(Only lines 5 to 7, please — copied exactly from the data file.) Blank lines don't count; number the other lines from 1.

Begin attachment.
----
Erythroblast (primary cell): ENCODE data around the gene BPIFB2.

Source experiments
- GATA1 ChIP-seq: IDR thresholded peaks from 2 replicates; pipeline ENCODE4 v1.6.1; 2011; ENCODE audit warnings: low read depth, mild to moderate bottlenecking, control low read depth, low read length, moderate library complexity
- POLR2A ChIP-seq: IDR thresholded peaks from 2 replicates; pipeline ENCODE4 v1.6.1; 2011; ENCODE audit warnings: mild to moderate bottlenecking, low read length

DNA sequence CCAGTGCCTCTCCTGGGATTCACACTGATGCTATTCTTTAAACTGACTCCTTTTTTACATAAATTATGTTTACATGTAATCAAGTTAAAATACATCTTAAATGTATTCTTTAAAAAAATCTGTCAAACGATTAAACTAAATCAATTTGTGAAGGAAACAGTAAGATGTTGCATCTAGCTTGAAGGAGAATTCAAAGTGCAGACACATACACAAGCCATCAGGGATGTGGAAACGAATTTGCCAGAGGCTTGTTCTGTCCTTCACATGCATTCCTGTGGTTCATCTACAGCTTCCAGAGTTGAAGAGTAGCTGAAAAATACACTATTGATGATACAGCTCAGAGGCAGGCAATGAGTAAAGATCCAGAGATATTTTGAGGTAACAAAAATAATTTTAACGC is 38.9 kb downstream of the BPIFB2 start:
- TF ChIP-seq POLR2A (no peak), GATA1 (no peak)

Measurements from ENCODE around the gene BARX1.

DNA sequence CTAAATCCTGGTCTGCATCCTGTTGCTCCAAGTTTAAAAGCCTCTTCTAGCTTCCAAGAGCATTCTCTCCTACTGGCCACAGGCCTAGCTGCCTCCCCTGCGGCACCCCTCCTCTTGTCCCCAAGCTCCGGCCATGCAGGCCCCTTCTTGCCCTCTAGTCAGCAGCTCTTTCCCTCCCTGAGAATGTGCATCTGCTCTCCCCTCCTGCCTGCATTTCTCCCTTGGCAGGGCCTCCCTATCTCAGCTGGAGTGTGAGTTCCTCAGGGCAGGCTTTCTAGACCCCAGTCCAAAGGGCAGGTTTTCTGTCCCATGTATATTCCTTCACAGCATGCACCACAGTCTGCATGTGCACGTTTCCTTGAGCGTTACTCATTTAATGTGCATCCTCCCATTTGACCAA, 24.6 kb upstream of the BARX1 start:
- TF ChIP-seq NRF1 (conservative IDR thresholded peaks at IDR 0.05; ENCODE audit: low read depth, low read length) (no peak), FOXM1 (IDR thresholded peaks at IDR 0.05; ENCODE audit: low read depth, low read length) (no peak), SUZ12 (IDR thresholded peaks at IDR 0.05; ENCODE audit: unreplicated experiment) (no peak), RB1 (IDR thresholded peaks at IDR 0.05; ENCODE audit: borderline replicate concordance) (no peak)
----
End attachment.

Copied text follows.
DNA sequence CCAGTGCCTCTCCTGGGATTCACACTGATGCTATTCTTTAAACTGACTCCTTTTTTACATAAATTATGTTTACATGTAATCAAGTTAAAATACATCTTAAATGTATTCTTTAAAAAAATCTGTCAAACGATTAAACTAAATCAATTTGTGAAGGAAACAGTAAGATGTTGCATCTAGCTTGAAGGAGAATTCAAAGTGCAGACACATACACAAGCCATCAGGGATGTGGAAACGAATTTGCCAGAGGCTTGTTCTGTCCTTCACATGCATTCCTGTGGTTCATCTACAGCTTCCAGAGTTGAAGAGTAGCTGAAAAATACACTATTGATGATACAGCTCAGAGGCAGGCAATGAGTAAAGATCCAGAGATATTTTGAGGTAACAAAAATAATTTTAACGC is 38.9 kb downstream of the BPIFB2 start:
- TF ChIP-seq POLR2A (no peak), GATA1 (no peak)

Measurements from ENCODE around the gene BARX1.